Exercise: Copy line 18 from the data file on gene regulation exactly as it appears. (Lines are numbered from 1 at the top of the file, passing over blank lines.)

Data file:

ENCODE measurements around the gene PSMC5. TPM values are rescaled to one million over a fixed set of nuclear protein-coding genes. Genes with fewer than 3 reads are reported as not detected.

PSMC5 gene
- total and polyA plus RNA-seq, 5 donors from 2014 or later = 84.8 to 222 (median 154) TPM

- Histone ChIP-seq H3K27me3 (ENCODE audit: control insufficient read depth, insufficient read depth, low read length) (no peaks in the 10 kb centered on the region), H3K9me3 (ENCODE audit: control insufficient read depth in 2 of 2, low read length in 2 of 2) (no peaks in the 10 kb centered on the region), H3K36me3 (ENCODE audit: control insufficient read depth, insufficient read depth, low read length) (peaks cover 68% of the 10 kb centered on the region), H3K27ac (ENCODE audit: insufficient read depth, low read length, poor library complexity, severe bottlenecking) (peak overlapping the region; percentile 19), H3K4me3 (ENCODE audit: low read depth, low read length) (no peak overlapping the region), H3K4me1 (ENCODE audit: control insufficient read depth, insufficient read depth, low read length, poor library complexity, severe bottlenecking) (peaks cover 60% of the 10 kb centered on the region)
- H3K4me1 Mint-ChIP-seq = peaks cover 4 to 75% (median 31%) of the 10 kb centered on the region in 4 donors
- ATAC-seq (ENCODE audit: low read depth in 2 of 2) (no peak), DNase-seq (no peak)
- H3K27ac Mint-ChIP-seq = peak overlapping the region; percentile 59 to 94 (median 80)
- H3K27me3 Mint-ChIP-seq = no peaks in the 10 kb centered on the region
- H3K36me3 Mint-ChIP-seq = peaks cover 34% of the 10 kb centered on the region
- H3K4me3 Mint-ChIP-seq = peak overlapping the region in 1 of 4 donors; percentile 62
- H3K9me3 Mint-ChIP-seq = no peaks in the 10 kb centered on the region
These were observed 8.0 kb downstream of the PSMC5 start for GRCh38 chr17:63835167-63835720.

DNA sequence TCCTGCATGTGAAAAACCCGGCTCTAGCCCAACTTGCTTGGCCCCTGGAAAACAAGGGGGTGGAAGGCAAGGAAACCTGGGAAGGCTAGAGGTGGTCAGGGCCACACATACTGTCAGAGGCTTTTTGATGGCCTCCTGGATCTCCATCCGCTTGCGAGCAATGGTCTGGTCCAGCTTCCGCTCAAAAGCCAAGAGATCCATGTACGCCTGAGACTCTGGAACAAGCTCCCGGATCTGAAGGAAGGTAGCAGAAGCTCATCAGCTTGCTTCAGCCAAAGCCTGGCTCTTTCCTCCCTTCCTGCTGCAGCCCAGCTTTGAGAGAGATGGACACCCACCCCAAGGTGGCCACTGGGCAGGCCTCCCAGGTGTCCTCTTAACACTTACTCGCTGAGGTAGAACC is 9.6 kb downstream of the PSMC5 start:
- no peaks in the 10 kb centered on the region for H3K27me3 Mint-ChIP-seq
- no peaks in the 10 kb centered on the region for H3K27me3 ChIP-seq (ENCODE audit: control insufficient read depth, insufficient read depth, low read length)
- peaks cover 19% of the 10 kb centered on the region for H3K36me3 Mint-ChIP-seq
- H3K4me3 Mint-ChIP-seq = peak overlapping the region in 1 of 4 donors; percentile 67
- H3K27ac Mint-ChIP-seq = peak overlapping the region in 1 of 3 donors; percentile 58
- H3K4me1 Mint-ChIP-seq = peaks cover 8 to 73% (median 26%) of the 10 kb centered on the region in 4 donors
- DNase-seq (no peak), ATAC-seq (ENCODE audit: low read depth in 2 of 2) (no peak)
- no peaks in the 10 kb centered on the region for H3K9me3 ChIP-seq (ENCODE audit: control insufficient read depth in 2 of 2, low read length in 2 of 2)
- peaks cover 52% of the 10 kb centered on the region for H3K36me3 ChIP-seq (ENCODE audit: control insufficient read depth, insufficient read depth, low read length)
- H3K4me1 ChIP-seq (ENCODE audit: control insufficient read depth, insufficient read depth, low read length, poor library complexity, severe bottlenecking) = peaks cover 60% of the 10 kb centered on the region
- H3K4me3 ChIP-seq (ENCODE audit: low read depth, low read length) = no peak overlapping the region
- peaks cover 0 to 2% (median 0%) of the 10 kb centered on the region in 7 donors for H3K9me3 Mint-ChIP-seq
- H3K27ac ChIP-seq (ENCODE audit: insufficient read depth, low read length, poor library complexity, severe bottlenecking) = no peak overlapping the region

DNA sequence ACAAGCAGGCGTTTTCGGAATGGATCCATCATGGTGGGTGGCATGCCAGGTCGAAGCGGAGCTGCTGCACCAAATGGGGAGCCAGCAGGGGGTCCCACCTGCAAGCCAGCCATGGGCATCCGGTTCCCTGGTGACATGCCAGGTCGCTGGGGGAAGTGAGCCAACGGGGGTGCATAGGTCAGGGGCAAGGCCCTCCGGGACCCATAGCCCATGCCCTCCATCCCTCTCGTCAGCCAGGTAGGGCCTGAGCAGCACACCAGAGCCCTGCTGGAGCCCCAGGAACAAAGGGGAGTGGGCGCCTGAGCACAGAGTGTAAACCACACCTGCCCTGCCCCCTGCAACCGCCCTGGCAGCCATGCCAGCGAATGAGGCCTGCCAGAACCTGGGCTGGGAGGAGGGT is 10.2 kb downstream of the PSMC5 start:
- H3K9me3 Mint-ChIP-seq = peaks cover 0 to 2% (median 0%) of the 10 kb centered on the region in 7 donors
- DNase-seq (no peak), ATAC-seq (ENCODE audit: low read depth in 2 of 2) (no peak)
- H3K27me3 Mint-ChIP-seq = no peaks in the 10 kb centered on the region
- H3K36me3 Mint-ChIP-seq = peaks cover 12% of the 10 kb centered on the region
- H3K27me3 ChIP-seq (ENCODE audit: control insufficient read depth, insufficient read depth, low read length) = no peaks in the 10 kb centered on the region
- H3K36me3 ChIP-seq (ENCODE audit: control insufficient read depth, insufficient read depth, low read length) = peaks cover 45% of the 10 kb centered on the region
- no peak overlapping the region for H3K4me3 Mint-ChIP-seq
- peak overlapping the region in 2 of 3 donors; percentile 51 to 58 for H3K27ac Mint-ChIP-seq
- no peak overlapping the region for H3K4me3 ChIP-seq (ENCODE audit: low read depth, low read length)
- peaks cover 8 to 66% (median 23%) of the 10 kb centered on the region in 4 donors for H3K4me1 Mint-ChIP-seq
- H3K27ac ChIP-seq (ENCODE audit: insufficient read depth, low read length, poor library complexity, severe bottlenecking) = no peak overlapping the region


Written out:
- H3K27ac Mint-ChIP-seq = peak overlapping the region in 1 of 3 donors; percentile 58